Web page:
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When shortly after taking office, President Obama was challenged by a “Republican senator over the contents” of his “stimulus” package, he replied tersely, “I won.” It was as if he saw his election not as a mandate to act on his campaign promises, but to do whatever he wanted.
It seems that some defenders of the president seem to think he won a mandate to increase domestic spending at an exorbitant pace. So much so that one of our readers contended that the tea party movement “was voted down in earnest last November.”
Did Obama campaign on doubling, trebling even the federal budget deficit? No, he campaigned against the then-incumbent president’s profligacy. As he said in the third debate:
But there is no doubt that we’ve been living beyond our means and we’re going to have to make some adjustments.
Now, what I’ve done throughout this campaign is to propose a net spending cut.
Emphasis added. And although Obama faulted W’s profligacy, his own spending proposals are of “a whole different magnitude” than the budgets of his predecessor.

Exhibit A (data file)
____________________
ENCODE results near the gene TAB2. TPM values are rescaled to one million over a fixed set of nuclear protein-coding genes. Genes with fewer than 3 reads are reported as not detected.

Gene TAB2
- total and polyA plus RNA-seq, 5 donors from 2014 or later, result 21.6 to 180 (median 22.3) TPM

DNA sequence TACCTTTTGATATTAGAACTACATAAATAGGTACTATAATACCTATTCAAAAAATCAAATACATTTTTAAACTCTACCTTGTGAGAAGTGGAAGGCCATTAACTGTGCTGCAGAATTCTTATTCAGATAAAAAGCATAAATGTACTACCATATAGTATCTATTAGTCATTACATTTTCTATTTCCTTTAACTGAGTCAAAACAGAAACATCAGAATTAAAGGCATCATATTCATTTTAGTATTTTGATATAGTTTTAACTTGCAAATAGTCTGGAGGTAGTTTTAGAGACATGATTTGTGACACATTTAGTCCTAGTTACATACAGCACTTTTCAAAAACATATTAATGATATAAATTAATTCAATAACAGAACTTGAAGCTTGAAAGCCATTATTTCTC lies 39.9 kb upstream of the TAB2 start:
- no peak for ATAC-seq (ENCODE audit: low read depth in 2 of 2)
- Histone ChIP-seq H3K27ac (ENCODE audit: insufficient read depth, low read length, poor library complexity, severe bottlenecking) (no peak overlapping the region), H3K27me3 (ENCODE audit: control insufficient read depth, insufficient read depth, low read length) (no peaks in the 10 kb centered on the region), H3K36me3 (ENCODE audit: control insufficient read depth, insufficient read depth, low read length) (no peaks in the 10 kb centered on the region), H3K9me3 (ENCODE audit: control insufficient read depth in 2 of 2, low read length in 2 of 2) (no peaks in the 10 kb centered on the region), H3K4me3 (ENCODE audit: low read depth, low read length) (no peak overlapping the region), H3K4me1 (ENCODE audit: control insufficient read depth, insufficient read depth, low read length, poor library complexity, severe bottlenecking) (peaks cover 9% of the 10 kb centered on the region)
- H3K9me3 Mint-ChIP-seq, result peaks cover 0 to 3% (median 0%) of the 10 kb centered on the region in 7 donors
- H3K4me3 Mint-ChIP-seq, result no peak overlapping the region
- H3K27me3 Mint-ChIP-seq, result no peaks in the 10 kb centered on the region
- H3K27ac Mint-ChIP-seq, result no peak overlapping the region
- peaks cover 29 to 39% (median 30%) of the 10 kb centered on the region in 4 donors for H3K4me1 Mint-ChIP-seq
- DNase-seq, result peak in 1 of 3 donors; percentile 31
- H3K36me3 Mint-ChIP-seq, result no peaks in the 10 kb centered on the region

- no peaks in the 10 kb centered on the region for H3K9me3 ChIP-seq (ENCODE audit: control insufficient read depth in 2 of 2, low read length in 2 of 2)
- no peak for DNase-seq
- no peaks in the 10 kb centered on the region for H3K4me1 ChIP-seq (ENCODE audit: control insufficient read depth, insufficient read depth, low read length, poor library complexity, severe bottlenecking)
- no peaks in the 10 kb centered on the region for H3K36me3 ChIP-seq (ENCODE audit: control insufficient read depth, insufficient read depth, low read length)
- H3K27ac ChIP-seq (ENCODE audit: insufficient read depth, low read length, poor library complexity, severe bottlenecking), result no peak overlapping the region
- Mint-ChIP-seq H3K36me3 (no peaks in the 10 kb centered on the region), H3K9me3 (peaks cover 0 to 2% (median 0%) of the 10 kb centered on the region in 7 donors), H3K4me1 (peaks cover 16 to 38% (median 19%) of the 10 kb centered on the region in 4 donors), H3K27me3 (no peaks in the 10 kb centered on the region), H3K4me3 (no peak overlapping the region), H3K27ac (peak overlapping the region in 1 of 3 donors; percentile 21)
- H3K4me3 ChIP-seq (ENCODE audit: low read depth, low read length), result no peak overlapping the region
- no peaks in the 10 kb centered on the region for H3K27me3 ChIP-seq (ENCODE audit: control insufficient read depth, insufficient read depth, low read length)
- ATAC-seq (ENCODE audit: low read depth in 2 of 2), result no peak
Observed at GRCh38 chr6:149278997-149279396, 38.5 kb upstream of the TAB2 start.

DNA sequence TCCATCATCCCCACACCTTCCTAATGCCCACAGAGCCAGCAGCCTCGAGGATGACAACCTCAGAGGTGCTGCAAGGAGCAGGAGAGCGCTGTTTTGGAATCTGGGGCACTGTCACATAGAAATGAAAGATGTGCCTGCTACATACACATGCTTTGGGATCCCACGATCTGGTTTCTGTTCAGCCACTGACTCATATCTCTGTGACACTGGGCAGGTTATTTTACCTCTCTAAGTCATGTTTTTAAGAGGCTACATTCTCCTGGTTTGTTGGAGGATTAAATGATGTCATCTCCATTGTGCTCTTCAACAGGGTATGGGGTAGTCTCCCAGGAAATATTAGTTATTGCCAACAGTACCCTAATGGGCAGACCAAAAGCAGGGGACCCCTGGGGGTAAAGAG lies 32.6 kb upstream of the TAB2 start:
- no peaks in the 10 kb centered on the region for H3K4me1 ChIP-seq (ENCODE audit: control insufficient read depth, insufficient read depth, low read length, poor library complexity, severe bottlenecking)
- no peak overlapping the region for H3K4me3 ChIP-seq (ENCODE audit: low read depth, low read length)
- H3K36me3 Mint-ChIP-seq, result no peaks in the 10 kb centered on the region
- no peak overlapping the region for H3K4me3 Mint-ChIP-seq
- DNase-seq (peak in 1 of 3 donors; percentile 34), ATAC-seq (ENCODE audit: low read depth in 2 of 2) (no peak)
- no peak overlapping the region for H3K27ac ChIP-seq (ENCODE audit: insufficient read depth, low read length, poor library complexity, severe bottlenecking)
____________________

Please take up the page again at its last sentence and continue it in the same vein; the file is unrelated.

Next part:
So, no, the American people didn’t “vote down” lower spending last fall. When many independent voters, wary of high-spending Democrats, heard the then-candidate’s words, they took them to heart and were reassured he would not be like his then-congressional colleagues.
They didn’t vote against spending cuts in choosing Obama. They voted for them because Obama promised to cut spending. And not just in that debate. Note, that he says he had proposed such a cut throughout his campaign.
He can’t say he won a mandate to increase spending as he has proposed in his budget because he didn’t campaign for such increases.